Fighting Fit :: Why kettlebell training is good for your body

Fighting Fit :: Why kettlebell training is good for your body

Get your strength and cardio training in at the same time.

By TheMacLife - 7 Sep 2018

Modern gyms are now varying their classes more than ever, and one trend that seems to stand out is that of kettlebell training. Why is this activity so popular? In this article, we will explore its main benefits on the body, so that anyone who wants to join a course or take it up on their own knows what to expect.

Words by Katherine Roberts.

The Benefits of Kettlebell Training

The main appeal behind training with kettlebells is represented by their portable and compact nature. You can easily take them along with you anywhere, which means that your workouts are not location-dependent in any way. Yet in spite of their reduced size, they help you engage in intensive physical exercise that is meant to enhance your form and figure.

In addition to this, new models can be tailored specifically for your goals. Just like in the case of the best adjustable dumbbells, the weight of your kettlebells can also be attuned through a simple pin-based mechanism so that your fitness needs are met by this single piece of equipment. But what about the benefits for the body? Here are the five most notable ones.

Cardio and Strength Combined

Kettlebells are where cardio and strength training meet, forming one super-exercise that benefits the entire body. As explained by Miami-based kettlebell instructor Michael Shade, working out with these tiny, yet versatile pieces of equipment for 20 minutes deliver similar results to a combined one-hour session of weightlifting and hitting the treadmill.

Sustainable Weight Loss

As detailed above, whipping out your kettlebells for a quick routine is bound to make you break a sweat. But did you know that you are also dropping significant weight in the process as well? A 2010 study conducted by the American Council on Exercise, or ACE for short, has shown that just 20 minutes of training with these special weights will burn off 272 calories.

In case you don’t want to do the math by yourself, that means 13.6 calories per minute. In addition to this, after measuring blood lactate levels, researchers have found that an addition 6.6 calories per minute were being dropped anaerobically by participants. This means that, with the right approach to the workout, you will shed as much as 20.2 calories each minute.

Any other type of cardio exercise would waste up to an hour of your time for the same results. The reason why kettlebells are much more efficient than other pieces of gym equipment is that they are built in such a way as to stimulate full body movement at an accelerated pace that resembles high-intensity interval training.

READ MORE — Fighting Fit :: The benefits of stretching

Functional Fitness Training

In case you haven’t heard, functional fitness is all the rage nowadays. As opposed to traditional workouts such as cycling or bodybuilding, this type of routine encourages those who pursue it to develop motor abilities and strength that will come in handy in real life situations, not just at the gym. Kettlebells are a great way to do just that.

Not only do they build muscular endurance which is valuable for your overall performance, but they also support you to improve your coordination and mobility skills. Because the routine is varied and challenging, they utilize a wider spectrum of your aptitudes than traditional weightlifting would, and they encourage you to be present and clear-headed as well.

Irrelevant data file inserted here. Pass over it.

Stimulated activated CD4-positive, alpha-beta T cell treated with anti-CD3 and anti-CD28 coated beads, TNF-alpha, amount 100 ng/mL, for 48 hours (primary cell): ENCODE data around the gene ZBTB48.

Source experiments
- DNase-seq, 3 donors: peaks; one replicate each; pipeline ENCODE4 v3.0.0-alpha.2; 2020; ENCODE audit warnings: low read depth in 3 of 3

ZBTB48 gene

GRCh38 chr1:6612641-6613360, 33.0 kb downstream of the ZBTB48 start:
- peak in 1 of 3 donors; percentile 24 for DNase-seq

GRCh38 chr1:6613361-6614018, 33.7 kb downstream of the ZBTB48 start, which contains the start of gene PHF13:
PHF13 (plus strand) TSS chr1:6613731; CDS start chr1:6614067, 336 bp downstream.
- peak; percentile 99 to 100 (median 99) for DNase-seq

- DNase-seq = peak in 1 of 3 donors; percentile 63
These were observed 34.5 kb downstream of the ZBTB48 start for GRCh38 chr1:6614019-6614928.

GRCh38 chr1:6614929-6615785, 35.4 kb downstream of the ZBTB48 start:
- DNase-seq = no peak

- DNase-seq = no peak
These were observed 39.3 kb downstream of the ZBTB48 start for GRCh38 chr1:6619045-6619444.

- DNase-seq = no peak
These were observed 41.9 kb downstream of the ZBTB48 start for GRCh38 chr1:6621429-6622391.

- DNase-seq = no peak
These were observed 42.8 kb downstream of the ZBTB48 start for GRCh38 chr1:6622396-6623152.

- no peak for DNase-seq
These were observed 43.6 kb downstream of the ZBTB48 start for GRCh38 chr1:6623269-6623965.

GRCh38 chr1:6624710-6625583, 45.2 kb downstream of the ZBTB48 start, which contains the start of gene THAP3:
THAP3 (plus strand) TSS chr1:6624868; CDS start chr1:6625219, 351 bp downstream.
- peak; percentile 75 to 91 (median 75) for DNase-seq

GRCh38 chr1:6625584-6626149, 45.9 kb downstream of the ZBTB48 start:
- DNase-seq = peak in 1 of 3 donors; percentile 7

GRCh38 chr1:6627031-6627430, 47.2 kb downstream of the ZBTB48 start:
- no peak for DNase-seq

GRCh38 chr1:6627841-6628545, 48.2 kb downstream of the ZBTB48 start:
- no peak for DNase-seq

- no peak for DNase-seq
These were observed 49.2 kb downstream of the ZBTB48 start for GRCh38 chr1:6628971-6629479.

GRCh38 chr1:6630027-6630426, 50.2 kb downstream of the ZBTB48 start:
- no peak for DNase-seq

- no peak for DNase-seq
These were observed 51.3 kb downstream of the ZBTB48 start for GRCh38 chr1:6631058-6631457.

Low Impact Physical Exercise

Although a lot of effort goes into performing a kettlebell routine, this type of exercise is actually a lot more low impact on the body’s musculoskeletal system than other types of weight training. If you’ve ever performed a session before, you might have noticed that the flow of the movements is similar to that in yoga.

This is extremely advantageous, as it aids you to break a sweat without damaging your muscles and bones. The research backs it up. A 2012 study published in The Journal of Strength and Conditioning Research has uncovered that the fluid swing motion that is the basis of all kettlebell exercises tends to be a lot easier on the joints.

Improved Posture and Stability

The same 2012 study cited in the previous section has also shown that those who have improper postures tend to find the action of kettlebells corrective. Unlike other exercises, you can’t perform these with a poor stance and get away with it. Kettlebells force you to adopt a position that is adequate for the health of your spine.

The Bottom Line

Kettlebells are the perfect middle ground between cardio and strength training, as they offer an intense workout is a short amount of time. This leads to efficient weight loss, as well as improved motor skills. Still, this activity won’t strain your musculoskeletal system, and it will enhance the health of your spine as well. So, what are you waiting for? Grab some gear and start swinging!

****

As a prestigious member of The Fitness Trainer Academy in Houston, with a vast experience in fitness coaching, nutritional advice, as well as wellness knowledge, Katherine Roberts is behind the Top Fitness Review blog. She’s a guru of everything related to active lifestyle and personal development, especially when it comes to keeping up to date with the latest industry’s trends. More of Kathy’s work is available on Facebook and Twitter.

comments